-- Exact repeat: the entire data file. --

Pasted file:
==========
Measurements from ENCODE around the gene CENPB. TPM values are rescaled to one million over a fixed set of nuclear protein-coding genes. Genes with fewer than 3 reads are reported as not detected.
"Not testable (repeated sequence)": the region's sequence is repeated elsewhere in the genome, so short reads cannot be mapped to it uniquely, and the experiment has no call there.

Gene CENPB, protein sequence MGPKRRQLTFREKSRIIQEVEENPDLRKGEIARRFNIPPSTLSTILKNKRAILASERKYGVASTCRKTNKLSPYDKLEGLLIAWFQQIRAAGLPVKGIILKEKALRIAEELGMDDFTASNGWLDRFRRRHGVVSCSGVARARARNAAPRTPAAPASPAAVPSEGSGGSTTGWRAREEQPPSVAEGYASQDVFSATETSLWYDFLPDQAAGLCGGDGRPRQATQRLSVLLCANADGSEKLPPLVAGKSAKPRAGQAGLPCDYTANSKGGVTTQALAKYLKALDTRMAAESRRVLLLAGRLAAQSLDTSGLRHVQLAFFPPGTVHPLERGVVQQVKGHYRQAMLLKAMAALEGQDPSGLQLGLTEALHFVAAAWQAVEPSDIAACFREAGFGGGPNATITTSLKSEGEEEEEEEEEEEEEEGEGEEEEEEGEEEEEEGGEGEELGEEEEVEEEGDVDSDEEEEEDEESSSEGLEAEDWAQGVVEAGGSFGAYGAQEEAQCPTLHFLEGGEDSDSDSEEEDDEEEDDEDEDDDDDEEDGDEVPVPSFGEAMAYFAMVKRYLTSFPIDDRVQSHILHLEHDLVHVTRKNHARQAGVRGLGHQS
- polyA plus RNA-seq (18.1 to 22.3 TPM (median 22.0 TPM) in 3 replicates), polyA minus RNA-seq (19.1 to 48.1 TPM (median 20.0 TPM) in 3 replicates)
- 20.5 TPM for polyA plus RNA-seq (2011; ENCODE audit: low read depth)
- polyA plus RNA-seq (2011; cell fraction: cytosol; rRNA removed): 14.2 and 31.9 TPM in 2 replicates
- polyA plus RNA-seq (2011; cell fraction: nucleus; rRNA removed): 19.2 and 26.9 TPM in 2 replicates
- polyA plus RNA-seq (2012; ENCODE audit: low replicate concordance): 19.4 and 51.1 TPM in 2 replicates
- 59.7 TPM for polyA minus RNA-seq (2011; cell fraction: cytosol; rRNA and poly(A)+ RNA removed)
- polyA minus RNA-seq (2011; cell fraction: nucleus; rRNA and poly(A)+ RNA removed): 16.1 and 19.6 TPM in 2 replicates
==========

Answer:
Measurements from ENCODE around the gene CENPB. TPM values are rescaled to one million over a fixed set of nuclear protein-coding genes. Genes with fewer than 3 reads are reported as not detected.
"Not testable (repeated sequence)": the region's sequence is repeated elsewhere in the genome, so short reads cannot be mapped to it uniquely, and the experiment has no call there.

Gene CENPB, protein sequence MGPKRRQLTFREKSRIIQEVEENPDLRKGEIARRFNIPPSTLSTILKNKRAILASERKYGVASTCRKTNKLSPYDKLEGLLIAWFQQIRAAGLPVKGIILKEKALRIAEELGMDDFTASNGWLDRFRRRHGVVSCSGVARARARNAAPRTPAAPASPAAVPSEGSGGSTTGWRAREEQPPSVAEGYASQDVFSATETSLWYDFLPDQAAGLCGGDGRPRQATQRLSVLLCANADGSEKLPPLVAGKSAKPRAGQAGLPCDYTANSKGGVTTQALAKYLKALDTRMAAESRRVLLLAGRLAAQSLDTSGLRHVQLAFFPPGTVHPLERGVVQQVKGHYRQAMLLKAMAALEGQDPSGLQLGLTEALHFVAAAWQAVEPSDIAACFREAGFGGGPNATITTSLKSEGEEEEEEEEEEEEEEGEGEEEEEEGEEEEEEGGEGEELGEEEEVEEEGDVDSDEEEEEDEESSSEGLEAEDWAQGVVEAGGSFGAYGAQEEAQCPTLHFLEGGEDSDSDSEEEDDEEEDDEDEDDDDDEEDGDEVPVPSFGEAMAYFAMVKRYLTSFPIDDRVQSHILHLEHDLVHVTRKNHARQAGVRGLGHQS
- polyA plus RNA-seq (18.1 to 22.3 TPM (median 22.0 TPM) in 3 replicates), polyA minus RNA-seq (19.1 to 48.1 TPM (median 20.0 TPM) in 3 replicates)
- 20.5 TPM for polyA plus RNA-seq (2011; ENCODE audit: low read depth)
- polyA plus RNA-seq (2011; cell fraction: cytosol; rRNA removed): 14.2 and 31.9 TPM in 2 replicates
- polyA plus RNA-seq (2011; cell fraction: nucleus; rRNA removed): 19.2 and 26.9 TPM in 2 replicates
- polyA plus RNA-seq (2012; ENCODE audit: low replicate concordance): 19.4 and 51.1 TPM in 2 replicates
- 59.7 TPM for polyA minus RNA-seq (2011; cell fraction: cytosol; rRNA and poly(A)+ RNA removed)
- polyA minus RNA-seq (2011; cell fraction: nucleus; rRNA and poly(A)+ RNA removed): 16.1 and 19.6 TPM in 2 replicates